Inadequate Health Personnel Hinders Effective Health Care


According to a study conducted by the Institute for Health Metrics and Evaluation (IHME) at the University of Washington School of Medicine, more than 43 million extra health workers are required to reach global targets for universal health coverage. Director of Health Systems at IHME,  Dr. Rafael Lozano, remarked that these are the most thorough estimates of the worldwide health care workforce to date. Healthcare personnel are critical to the success of healthcare systems, and it’s vital to have these statistics so that governments can make critical choices and plan for the long term. 

The researchers examined physician, nurse, and midwife shortages; dental personnel shortages; and pharmaceutical personnel shortages. In 2019, they predicted that far more than 130 countries had physician shortages, and more than 150 had nurse and midwife shortages. Researchers estimated a shortage of more than 43 million healthcare workers, including 30.6 million nurses and midwives and 6.4 million physicians, when comparing the present thresholds of medical personnel to the minimal levels required to achieve a goal rating of 80 on the effective service coverage index for universal health care.

It is discovered that a country’s level of social and economic development is highly related to the density of health care employees, explained Assistant Professor of Health Metrics Sciences at IHME and lead author Dr. Annie Haakenstad. There are a variety of techniques and policy measures that may be used to solve worker shortages, and they should be adapted to each country’s unique situation. They hope that these numbers will help them decide which policy interventions are most important and help them plan for the future.

In 2019, the study discovered a 10-fold disparity in the concentration of healthcare workers throughout and within regions. In Sub-Saharan Africa, there were 2.9 physicians per 10,000 inhabitants, but in Central Europe, Eastern Europe, and Central Asia, there were 38.3 per 10,000. Cuba also stood up, with an 84.4 per 10,000 population density as opposed to 2.1 in Haiti.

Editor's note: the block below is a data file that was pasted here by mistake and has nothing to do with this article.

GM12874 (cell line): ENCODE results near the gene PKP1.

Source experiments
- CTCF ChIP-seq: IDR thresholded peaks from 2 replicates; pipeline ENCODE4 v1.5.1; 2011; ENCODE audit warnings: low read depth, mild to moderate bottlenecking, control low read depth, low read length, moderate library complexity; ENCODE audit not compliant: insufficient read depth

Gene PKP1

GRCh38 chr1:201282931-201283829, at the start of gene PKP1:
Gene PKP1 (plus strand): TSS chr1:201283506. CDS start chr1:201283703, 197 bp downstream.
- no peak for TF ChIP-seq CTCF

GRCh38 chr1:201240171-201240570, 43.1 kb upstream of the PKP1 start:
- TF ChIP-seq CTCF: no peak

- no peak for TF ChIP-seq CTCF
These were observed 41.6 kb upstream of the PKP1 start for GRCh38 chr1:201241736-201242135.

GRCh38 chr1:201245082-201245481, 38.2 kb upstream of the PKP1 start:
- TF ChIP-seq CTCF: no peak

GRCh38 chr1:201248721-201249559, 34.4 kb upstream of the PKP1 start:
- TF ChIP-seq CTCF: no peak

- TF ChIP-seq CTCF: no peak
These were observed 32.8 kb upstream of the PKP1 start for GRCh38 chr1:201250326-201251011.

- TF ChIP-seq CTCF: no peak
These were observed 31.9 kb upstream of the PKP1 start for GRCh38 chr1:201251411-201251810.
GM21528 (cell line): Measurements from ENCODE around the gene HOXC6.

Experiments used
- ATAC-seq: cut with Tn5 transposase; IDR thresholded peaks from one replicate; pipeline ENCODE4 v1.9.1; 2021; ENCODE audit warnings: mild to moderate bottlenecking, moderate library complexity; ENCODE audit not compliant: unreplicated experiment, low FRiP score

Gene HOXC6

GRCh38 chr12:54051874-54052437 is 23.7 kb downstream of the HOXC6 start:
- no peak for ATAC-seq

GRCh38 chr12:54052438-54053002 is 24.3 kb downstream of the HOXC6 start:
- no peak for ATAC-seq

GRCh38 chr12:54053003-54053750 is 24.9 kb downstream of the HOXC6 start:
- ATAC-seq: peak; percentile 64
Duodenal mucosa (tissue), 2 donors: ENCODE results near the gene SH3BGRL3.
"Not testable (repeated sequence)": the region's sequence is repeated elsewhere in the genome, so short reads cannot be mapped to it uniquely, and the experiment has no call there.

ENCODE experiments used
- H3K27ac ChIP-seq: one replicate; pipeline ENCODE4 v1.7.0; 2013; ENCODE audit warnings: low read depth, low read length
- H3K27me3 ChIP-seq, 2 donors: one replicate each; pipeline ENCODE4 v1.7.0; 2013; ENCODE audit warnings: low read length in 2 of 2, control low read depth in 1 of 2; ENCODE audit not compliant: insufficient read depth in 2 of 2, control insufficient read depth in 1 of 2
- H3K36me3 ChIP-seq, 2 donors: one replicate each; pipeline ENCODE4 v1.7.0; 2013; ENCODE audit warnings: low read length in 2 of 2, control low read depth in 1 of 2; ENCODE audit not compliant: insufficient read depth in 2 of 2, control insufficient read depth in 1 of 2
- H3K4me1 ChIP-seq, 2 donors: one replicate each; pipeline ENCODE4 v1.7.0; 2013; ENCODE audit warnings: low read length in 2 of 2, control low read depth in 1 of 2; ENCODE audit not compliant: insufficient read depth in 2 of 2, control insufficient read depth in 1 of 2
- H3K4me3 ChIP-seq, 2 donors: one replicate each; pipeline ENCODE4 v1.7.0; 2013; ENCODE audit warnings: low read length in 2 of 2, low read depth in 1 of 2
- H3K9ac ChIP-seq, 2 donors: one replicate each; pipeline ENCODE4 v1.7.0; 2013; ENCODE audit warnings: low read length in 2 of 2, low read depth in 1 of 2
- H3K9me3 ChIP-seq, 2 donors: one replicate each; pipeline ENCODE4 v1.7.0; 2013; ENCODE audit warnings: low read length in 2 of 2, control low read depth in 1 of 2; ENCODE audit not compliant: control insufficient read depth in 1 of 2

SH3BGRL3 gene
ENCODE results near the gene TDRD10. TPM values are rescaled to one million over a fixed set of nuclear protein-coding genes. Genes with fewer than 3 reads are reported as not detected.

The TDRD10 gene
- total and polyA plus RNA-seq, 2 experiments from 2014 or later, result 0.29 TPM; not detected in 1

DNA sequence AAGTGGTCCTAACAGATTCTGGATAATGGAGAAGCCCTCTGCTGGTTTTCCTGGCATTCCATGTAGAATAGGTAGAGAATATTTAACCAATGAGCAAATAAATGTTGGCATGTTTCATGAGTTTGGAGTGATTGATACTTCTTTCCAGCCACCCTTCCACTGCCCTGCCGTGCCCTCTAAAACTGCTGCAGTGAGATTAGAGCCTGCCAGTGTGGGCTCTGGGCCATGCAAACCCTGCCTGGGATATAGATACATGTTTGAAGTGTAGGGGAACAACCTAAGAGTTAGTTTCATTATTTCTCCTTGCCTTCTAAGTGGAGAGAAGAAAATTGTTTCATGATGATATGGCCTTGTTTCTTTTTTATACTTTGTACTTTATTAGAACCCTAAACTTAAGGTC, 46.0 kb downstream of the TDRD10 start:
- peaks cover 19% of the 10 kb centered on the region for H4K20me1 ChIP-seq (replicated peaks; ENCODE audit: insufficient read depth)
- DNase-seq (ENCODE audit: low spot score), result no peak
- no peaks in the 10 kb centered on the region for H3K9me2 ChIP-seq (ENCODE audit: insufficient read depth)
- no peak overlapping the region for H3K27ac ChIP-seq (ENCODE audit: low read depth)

Nurses and midwives have a concentration of 152.3 per 10,000 in Australasia contrasted to 37.4 per 10,000 in Southern Latin America, indicating similar discrepancies. Despite consistent gains in the health-care workforce from 1990 to 2019, significant gaps persist. Out-migration of health professionals, conflict and political turmoil, violence against health care employees, and inadequate incentives for training and retention are all contributing factors to worker shortages, according to the study. To avoid contributing to workforce shortfalls in lower-income countries, they recommended that high-income countries adopt WHO recommendations on prudent recruitment of health staff.

These findings demonstrate how unprepared the world was when the COVID-19 outbreak swept the globe, putting a strain on health institutions that were already short on frontline staff. These projections will aid governments and hospitals, including medical clinics, in preparing for future pandemics by focusing on training and recruitment. The authors also point out that there is still a lot to learn about the pandemic’s influence on the medical field. Among other stressors on HRH during the pandemic, this covers gender dynamics in the health workforce and how the exodus of women from formal employment for care-taking activities at home may have diminished the health workforce.